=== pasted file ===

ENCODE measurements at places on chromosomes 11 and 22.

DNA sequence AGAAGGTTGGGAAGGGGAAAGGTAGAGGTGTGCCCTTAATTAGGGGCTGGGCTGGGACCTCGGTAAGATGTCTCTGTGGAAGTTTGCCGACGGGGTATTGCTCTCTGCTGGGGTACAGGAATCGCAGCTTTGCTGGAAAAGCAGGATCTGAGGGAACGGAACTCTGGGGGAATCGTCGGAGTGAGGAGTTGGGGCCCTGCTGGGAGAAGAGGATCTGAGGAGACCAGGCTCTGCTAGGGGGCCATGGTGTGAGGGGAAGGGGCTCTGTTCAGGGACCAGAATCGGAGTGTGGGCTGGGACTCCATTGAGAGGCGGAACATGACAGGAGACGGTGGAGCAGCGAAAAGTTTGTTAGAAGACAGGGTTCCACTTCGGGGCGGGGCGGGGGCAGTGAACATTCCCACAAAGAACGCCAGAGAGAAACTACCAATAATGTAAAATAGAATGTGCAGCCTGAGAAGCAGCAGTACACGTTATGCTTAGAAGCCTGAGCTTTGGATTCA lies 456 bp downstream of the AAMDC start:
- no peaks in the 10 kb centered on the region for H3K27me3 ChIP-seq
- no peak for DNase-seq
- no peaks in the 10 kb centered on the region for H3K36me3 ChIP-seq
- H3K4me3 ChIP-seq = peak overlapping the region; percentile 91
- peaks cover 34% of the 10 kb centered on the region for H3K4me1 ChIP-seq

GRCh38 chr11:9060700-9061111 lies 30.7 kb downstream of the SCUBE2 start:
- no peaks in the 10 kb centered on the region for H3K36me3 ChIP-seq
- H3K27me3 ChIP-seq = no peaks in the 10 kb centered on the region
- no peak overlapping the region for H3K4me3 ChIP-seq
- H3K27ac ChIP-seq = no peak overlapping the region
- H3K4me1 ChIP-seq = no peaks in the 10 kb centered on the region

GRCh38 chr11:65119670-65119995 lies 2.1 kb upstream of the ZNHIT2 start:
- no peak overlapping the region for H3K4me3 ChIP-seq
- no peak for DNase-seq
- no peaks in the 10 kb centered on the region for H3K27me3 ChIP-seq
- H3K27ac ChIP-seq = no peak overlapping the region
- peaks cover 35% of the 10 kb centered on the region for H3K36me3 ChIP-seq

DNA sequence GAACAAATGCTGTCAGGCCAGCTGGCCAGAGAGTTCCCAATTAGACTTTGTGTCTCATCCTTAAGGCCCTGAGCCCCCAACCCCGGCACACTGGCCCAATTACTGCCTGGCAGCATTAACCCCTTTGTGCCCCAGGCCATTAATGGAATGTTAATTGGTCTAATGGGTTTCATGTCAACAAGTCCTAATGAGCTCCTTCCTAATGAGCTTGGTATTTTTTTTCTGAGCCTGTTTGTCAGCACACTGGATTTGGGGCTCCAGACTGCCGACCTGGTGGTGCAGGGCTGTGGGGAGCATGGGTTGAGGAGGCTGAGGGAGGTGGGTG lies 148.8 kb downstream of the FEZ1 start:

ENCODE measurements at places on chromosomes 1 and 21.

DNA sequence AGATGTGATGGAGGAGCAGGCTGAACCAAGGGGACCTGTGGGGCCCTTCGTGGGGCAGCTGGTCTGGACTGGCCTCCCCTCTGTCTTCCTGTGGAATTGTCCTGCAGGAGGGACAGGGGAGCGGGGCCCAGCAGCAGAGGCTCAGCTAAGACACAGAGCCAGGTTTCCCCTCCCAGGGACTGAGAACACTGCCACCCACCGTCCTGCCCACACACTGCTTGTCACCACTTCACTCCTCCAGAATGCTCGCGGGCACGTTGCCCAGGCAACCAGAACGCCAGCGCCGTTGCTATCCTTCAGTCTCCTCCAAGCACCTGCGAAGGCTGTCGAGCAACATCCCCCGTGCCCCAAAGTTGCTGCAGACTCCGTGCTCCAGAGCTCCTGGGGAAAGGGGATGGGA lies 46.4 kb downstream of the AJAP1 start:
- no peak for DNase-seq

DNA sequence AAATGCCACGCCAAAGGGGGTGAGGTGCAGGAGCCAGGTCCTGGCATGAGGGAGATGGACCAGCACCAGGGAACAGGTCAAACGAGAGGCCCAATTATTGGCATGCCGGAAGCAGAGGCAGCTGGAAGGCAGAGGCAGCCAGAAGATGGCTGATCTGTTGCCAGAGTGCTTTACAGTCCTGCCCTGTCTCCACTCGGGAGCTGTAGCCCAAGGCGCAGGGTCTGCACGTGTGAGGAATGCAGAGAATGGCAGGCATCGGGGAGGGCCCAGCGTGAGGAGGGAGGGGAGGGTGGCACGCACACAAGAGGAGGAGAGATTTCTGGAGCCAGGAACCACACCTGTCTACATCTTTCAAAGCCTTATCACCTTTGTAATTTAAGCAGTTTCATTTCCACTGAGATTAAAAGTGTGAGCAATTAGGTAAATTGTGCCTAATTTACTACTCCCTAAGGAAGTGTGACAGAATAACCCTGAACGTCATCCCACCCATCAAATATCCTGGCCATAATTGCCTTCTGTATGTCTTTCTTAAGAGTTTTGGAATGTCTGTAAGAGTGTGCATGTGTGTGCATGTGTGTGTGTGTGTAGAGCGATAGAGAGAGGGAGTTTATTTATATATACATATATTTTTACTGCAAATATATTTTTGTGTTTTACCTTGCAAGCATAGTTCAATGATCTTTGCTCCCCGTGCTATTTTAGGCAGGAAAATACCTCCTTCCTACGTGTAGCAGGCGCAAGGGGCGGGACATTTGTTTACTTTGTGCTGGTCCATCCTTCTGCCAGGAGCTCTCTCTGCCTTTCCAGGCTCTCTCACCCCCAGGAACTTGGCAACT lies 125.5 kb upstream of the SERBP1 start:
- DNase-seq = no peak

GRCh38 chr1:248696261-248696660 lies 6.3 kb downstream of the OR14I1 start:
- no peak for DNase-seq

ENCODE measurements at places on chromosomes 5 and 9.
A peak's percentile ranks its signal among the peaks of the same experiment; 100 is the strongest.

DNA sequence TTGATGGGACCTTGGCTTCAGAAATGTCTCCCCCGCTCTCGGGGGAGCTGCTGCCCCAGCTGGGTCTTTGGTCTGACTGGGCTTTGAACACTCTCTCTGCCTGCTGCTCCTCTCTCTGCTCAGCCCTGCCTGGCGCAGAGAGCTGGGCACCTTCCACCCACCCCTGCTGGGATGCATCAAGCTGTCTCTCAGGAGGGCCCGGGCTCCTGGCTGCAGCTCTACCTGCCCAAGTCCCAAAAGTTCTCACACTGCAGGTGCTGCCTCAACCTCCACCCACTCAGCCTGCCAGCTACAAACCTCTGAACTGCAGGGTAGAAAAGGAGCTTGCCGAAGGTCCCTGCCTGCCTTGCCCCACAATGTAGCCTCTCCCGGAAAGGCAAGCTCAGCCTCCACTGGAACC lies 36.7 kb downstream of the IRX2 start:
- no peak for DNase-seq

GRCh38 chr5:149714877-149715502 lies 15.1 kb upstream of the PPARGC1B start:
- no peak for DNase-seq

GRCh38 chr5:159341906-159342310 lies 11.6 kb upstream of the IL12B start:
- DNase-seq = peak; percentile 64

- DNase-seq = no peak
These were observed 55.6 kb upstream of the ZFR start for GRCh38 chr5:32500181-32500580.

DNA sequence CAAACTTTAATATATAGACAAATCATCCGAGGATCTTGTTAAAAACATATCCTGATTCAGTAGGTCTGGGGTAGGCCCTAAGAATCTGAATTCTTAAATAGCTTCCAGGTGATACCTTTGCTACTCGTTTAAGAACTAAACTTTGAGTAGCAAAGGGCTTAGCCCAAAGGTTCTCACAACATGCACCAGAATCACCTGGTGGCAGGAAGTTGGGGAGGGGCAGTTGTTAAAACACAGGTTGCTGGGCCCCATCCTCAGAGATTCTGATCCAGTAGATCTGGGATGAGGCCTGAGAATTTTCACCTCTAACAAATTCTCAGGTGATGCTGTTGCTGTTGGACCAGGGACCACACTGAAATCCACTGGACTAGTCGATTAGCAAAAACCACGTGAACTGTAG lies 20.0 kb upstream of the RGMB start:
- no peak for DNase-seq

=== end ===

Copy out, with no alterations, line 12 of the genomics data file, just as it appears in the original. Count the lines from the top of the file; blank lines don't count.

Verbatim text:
- H3K27ac ChIP-seq = no peak overlapping the region